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Identifying A Bruised Tooth

Hearing about a bruised tooth can be alarming. Will the tooth heal? Will it actually turn black and blue? Having a better understanding of this common form of dental trauma may alleviate your fears and encourage you to explore your treatment options.

What Causes a Bruised Tooth?

Just like a bruise on your knee from falling off a bicycle, a bruised tooth is typically caused by trauma or injury. The black and blue of a body bruise are the result of capillaries bursting and darkening the surface of the skin. A similar discoloration can occur on an injured tooth. The impacted tooth might also ache from the blow to the ligaments that support it.

When dental trauma occurs (such as a sports injury or biting a hard object), the soft tissue and ligaments around a tooth absorb the impact. When this happens, it causes the capillaries around the tooth to burst and travel through the apical foramen, or the opening at the tip of the root, giving the tooth a pink discoloration.

What Does It Look Like?

The injured tooth may turn gray, which could be permanent. Your dentist will likely want to monitor a gray tooth closely since it could mean that the pulp inside it is no longer vital and is at risk for infection or decay, explains the American Dental Association, thus requiring a root canal.

A pink tooth isn't very attractive, but luckily it may be able to heal back to its normal color. The pinkish hue could be a sign of internal root resorption, explains a case series in the Journal of Conservative Dentistry.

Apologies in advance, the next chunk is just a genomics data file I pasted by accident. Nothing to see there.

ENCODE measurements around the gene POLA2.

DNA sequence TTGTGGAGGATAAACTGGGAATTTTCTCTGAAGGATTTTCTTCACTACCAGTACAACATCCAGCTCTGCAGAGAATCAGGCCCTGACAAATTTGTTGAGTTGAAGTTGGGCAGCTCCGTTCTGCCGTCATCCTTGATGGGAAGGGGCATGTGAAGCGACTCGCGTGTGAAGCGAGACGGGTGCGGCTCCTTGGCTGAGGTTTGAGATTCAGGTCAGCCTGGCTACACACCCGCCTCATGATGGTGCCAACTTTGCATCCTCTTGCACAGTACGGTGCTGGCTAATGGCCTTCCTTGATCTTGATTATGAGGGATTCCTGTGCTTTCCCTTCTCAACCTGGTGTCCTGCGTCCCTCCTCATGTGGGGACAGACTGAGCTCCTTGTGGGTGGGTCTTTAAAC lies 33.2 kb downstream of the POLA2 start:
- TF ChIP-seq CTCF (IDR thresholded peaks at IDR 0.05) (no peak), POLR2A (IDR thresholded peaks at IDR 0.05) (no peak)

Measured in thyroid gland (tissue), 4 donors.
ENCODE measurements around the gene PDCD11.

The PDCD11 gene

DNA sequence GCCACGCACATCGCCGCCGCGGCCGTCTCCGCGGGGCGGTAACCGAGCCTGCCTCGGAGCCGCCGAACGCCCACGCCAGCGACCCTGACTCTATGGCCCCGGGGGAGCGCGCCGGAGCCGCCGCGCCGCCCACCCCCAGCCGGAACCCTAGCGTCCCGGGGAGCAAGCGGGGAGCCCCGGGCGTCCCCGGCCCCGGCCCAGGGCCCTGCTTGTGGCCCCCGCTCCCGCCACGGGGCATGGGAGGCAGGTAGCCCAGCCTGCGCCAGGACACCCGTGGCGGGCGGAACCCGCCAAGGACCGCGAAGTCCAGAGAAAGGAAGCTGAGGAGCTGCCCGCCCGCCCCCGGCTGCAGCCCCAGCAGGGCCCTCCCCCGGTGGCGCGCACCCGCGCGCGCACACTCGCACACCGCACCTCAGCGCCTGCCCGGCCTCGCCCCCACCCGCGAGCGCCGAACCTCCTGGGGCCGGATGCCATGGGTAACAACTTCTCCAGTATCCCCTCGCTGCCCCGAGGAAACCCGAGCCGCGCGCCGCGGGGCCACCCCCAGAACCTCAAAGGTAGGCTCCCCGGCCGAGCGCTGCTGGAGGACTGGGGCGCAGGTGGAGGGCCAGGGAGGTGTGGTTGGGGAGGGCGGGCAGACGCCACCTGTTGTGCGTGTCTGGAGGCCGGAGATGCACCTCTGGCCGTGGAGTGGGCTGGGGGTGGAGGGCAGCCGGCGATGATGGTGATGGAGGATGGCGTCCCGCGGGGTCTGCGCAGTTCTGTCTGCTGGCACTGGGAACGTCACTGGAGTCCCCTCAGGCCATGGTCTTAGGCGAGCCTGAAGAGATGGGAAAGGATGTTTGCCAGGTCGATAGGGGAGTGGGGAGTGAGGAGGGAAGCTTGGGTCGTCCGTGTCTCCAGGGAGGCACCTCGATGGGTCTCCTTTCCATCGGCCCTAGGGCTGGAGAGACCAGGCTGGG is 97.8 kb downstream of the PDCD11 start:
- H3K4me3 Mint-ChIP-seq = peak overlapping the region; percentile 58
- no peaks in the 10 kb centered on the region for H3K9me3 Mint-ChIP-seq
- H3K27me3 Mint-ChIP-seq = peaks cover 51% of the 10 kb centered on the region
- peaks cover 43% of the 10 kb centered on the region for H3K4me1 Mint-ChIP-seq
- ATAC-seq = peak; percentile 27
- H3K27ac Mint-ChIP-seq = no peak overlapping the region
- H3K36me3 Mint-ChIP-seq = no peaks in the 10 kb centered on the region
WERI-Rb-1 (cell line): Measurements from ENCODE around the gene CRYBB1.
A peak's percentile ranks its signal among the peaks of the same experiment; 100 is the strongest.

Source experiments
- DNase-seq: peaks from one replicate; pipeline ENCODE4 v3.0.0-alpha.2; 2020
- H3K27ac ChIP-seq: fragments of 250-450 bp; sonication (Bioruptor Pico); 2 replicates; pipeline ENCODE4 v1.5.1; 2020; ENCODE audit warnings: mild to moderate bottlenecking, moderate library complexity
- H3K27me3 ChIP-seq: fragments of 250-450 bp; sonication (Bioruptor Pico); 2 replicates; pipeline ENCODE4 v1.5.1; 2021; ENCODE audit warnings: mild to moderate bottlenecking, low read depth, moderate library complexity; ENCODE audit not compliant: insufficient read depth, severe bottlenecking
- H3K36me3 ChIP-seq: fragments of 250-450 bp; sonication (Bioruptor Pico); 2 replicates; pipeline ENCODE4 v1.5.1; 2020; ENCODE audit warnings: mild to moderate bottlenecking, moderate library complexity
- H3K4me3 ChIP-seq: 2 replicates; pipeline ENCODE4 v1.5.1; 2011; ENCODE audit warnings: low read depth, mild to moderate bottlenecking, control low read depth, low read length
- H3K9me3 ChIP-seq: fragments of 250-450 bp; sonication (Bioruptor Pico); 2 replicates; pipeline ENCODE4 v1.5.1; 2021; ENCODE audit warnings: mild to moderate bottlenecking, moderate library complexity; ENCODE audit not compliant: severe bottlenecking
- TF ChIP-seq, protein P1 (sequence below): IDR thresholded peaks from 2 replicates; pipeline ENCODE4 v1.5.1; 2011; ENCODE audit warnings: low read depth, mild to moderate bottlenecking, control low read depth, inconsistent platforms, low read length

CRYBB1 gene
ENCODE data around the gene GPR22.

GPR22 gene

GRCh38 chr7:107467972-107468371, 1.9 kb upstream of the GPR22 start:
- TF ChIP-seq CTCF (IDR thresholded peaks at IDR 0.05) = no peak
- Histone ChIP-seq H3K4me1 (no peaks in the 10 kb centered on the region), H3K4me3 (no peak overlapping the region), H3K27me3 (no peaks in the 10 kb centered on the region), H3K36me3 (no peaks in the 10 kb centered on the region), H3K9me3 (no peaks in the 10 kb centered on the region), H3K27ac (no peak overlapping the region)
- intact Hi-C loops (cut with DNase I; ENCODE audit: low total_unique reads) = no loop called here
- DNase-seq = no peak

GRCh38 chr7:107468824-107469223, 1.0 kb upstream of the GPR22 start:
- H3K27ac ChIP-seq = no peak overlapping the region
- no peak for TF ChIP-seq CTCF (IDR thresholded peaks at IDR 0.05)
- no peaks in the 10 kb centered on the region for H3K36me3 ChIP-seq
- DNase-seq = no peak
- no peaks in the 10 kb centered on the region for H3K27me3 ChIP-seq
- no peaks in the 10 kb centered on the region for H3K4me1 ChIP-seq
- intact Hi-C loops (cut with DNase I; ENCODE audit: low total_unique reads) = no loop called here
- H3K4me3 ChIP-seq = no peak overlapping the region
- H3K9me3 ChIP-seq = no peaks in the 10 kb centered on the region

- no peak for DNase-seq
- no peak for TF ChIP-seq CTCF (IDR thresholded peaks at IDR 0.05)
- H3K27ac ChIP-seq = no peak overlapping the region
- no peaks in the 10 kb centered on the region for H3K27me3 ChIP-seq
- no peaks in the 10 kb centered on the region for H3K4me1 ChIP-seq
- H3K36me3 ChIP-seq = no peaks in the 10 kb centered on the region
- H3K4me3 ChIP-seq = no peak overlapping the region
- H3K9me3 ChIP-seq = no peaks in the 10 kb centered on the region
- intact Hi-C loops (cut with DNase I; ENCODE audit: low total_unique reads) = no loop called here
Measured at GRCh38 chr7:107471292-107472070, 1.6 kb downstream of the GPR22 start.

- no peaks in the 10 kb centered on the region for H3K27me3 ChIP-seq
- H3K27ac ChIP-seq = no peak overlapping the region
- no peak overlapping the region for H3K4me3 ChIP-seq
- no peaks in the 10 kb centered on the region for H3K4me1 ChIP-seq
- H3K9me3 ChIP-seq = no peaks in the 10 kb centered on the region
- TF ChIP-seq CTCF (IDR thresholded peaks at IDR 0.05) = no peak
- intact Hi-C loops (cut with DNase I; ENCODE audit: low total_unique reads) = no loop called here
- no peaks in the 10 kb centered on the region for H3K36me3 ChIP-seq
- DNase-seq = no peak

Treating a Bruised Tooth

According to ToothIQ, the treatment for a tooth that has suffered an impact but is not cracked or luxated (moved in its socket) often boils down to careful monitoring. Your dentist may ask you to return for a series of followup appointments. They will check for problems, such as an abscess or sensitivity. They may also take X-rays and eventually perform a root canal, if necessary.

While you are waiting for the tooth to heal and for your dentist to determine if you need further treatment, there are a few things you can do to soothe the ache.

  • Begin with over-the-counter pain relievers. Inflammation from an oral injury can be painful. Medication like ibuprofen or acetaminophen is often enough to treat swelling and aches. It's unlikely that your dentist will prescribe any stronger painkillers.
  • Ask about a custom mouth guard. If the damage was a result of teeth grinding in your sleep, your dentist might suggest wearing a mouth guard at night to protect your teeth and ligaments from future damage.
  • See your dentist if the tooth is mobile. If you can wiggle the bruised tooth in its socket, you may need to go back for a splint. These structures made of wire, resin or nylon thread attach the movable tooth to the teeth around it, explains theJournal of Istanbul University Faculty of Dentistry. Splinting the tooth to the opposing teeth stabilize it while the ligaments heal.
  • Be patient. Treatment for a bruised tooth may not happen immediately. Acting too quickly can result in unnecessary treatment, so it's important to take time to heal and follow your dentist's instructions. Your dentist will identify what solution is best suited for the type of trauma the tooth has experienced.

Seeking help from your dentist is crucial for treating traumatic dental injuries. If your tooth is painful or discolored, make an appointment as soon as possible to find out what you should do to treat it.

This article is intended to promote understanding of and knowledge about general oral health topics. It is not intended to be a substitute for professional advice, diagnosis or treatment. Always seek the advice of your dentist or other qualified healthcare provider with any questions you may have regarding a medical condition or treatment.

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